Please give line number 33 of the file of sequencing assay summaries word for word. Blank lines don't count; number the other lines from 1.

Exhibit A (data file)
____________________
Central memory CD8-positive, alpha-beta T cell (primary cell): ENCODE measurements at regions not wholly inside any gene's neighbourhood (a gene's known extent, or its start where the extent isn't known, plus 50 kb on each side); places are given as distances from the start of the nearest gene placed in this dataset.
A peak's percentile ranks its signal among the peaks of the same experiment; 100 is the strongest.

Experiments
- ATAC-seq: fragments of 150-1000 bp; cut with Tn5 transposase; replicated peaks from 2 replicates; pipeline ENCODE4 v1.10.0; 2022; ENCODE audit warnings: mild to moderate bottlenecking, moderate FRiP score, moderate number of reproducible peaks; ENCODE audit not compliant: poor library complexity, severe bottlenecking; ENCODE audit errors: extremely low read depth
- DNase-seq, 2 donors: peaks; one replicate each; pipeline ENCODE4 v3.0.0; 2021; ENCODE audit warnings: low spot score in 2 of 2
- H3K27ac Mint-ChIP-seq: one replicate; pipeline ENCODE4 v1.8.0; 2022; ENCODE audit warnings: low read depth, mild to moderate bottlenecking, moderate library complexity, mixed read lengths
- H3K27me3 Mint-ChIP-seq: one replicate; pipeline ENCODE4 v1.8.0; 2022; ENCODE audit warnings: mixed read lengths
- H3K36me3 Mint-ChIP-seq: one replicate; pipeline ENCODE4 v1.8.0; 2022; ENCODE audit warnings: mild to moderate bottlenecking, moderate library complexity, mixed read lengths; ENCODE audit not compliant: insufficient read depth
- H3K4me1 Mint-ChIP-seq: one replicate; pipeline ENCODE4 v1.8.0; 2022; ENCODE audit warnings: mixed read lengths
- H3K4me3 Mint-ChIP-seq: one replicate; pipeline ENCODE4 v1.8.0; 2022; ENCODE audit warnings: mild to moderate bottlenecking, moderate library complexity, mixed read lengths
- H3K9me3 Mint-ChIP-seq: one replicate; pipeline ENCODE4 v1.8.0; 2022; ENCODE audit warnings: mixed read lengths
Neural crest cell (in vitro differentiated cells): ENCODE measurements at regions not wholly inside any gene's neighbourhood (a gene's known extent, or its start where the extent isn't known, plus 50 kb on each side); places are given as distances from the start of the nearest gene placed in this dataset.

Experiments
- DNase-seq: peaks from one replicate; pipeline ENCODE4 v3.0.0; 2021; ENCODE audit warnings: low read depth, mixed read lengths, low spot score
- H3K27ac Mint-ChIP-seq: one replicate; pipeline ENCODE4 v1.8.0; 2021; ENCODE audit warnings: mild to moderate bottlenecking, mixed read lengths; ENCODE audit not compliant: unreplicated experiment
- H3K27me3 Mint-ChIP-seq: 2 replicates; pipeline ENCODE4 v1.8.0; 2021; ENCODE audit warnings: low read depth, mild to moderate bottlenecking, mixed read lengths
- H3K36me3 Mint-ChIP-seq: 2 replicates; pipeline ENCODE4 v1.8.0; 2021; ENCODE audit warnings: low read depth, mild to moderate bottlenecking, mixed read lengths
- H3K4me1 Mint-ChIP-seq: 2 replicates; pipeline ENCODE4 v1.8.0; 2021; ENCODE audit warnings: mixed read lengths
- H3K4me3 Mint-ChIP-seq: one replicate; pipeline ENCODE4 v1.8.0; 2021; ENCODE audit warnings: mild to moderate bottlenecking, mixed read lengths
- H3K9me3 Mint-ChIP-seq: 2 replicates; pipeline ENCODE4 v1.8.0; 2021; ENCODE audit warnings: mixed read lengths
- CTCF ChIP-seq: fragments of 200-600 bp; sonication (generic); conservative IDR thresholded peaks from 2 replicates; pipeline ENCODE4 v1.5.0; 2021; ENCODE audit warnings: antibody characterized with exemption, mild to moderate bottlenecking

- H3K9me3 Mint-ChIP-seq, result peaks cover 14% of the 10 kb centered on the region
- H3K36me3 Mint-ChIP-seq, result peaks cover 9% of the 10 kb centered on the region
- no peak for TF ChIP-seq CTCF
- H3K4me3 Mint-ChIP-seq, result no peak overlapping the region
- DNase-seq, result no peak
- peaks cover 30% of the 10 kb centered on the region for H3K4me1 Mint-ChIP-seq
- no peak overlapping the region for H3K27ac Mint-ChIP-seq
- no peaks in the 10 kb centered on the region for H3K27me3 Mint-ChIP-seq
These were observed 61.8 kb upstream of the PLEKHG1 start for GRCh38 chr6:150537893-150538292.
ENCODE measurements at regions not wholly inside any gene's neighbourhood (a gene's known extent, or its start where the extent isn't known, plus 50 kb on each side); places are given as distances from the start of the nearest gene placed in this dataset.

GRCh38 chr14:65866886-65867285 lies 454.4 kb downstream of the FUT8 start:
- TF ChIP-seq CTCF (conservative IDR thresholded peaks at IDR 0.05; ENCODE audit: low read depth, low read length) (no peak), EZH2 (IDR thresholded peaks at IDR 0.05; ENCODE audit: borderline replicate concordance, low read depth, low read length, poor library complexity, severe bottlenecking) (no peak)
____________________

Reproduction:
- TF ChIP-seq CTCF (conservative IDR thresholded peaks at IDR 0.05; ENCODE audit: low read depth, low read length) (no peak), EZH2 (IDR thresholded peaks at IDR 0.05; ENCODE audit: borderline replicate concordance, low read depth, low read length, poor library complexity, severe bottlenecking) (no peak)